Whilst there were a lot of low points, there were also highs and new beginnings. I made beautiful macarons for the first time. Did battle with cake pops. I learned to love wholemeal pasta. My dearest friends celebrated the birth of their lovely little son. Plus I finally went back to college, something that had been on the back burner for a long time! And my recent visit to the oncologist was all good! What a year!!
So a big hello to 2012, may you be more joyful!
And so for my final post of 2011, something sweet was in order, and what could be more fitting than if I do say so myself, these rather gorgeous butterfly cakes! Move over cupcakes - butterfly cakes rock! These cakes also had two special purposes - firstly as mentionned above, to celebrate the birth of my friends little boy, and secondly I was taking them to meet a very dear friend, who I shall name as M on here, whom I first got talking to many years back via a food forum, and finally that day we were meeting face to face! Needless to say we talked about food mostly and put the world to rights. She is a special lady, and I hope 2012 is amazing for both her and her lovely husband!
When I was growing up my mum was a child-minder, and she ran a playgroup at the local church hall. To raise funds (I presume slightly here!) there was frequent bake sales and I have fond memories of the kitchen being filled with all sorts of cakes but my favourite were the butterfly cakes! How pretty they were to eat and most importantly, how good they tasted! Nothing beats a home made cake, and whilst my icing skills are erm rustic, to put it politely I think that’s half the charm of them!
Whilst the ones my mum made were definitely aimed at children, these ones are all grown-up with a naughty spike of Disaronno liqueur, and a heavenly mascarpone frosting on top! I also got to play with some new delicious 100% fruity jam’s sent very kindly to me by Nell from Superjam, who I got into correspondence with recently over a fantastic scheme they are running to host tea-parties for the elderly. You can find out more on their website! Their jam is delicious by the way, a nice balance of fruit and nothing dodgy inside!
At the time of making these for some unknown reason I really wanted to add some ground almonds but couldn’t find any in the cupboard, I think I must of used them all when making my Christmas swirls the other week… However these cakes were rather glorious and whilst I am still curious to how they would alter the taste, as these stand they are pretty darn perfect!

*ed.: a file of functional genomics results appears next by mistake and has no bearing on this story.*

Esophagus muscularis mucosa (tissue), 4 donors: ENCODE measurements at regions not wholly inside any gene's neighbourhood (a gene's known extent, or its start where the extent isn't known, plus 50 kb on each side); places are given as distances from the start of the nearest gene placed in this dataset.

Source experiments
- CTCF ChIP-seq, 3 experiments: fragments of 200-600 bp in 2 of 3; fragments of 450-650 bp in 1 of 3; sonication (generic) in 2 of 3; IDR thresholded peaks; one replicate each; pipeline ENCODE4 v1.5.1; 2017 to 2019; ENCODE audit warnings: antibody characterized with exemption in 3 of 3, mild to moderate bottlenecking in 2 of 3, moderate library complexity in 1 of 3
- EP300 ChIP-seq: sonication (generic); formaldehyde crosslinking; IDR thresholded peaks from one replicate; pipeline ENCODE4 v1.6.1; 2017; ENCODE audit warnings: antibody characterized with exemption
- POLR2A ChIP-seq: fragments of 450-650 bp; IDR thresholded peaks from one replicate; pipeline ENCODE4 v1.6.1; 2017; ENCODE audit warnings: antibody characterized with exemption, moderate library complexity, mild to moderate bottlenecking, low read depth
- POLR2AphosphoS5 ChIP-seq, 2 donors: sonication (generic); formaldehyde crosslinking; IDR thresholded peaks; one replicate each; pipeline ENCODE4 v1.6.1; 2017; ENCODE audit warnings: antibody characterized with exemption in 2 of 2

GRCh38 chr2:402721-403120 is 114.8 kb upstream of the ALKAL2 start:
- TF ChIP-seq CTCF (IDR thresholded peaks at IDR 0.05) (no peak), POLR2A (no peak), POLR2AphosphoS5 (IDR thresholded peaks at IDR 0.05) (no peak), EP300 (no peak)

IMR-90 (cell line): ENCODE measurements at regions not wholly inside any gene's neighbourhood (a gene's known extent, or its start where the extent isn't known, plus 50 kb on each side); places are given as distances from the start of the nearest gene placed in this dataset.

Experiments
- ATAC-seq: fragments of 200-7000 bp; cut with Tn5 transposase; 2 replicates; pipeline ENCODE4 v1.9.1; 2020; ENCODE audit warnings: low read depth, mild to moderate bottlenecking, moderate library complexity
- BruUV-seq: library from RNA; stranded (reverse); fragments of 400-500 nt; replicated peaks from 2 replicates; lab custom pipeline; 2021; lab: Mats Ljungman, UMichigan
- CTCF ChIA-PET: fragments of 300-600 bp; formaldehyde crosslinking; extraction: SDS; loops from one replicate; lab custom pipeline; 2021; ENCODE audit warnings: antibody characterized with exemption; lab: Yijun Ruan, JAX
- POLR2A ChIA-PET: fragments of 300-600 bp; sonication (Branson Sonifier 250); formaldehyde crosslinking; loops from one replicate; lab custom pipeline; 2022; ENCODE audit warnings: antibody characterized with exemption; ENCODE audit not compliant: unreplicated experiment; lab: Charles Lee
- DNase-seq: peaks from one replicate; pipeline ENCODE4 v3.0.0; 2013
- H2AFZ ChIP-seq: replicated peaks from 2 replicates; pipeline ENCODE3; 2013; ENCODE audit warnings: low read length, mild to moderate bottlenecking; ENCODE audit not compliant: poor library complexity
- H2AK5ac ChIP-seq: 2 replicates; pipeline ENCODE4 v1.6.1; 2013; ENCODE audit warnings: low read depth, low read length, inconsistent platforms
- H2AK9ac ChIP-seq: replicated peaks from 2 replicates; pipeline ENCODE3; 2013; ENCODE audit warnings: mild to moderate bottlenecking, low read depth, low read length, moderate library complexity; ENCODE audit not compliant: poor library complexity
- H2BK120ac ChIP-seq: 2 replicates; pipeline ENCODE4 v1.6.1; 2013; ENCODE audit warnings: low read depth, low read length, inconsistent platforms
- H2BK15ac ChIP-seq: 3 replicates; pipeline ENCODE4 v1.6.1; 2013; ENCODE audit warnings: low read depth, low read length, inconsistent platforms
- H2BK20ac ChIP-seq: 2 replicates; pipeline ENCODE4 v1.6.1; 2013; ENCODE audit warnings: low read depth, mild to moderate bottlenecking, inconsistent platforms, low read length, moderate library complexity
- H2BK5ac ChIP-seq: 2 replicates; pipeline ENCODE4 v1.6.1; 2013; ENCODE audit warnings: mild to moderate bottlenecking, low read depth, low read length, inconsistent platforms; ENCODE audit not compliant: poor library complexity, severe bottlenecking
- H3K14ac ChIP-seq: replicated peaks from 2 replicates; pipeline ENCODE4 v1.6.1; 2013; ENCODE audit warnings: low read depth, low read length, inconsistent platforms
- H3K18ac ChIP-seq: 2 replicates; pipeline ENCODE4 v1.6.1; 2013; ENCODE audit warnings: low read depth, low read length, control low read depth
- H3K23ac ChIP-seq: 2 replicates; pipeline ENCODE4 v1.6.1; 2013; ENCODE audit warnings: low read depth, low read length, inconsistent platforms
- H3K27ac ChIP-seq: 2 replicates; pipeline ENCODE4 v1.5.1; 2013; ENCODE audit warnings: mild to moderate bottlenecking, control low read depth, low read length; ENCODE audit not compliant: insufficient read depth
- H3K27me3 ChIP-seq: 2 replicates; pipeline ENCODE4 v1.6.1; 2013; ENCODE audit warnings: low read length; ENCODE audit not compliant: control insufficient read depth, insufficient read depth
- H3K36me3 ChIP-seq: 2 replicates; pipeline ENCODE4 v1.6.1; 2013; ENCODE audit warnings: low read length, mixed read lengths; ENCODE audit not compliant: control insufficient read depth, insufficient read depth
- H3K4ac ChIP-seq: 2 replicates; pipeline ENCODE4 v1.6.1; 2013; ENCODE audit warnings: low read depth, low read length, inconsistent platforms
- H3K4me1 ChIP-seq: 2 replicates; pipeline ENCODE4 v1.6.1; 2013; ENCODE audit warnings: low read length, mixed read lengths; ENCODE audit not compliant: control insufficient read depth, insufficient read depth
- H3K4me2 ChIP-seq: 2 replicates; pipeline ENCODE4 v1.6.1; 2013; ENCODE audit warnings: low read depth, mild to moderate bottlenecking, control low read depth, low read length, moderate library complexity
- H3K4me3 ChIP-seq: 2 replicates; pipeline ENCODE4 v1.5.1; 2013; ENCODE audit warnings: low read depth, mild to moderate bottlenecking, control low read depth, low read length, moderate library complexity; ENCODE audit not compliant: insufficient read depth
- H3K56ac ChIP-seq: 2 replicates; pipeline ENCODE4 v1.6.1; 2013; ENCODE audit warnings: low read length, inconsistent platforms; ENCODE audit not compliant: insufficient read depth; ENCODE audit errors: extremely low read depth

The mascarpone frosting is amazing, if I do say so myself. If you find yourself eating it with a spoon I shall not be held responsible. Its easy to work with, deliciously creamy and very slightly boozy and well, need I say more really?
Pre-heat oven to 160o fan/ 180o regular oven
125g soft butter/ stork margarine
125g self-raising flour
125g caster sugar
1 tsp baking powder
1 heaped tbsp good quality cocoa powder (Mix the cocoa powder with 2-3 tbsp of water to make a thickish paste)
40g broken up milk chocolate or chocolate chips
1 tbsp disaronno / amaretto liqueur
Start by beating together the sugar and butter, until pale and fluffy.
Beat in the first egg, then half the flour, repeat with second egg and flour, plus the baking powder.
Fold in the cocoa mix and liqueur. Stir in the chocolate bits. A hand mixer is advisable but do by hand if you like manual labour! I love my new allure mixer toy in particular! My Kenwood Chef is in storage, due to its size so this little hand whisk is an excellent substitute.
Fill the bun cases and bake for 20 minutes, or until risen and cooked through, allow to cool thoroughly before icing them. I used some pretty Christmassy cases from Sainsburys’.
Fills 12 butterfly cakes, plus a little leftover for chefs’ perk.
125g icing sugar
1 tbsp disaronno / amaretto liqueur
Beat all the ingredients together, fill a piping bag with a large star nozzle.
I used Superjam’s strawberry spread. This or a similar good quality jam would be ideal.
Once the buns are cool, take a small paring knife and carefully cut the top off, if they are not very risen just aim the knife slightly inwards, cut the removed piece in half to form two ‘wings’ and trim lightly if necessary. Repeat with the remaining buns.
Pipe a circle on the cut bun, leaving a slight indent in the middle, fill this gap with a good teaspoon of jam,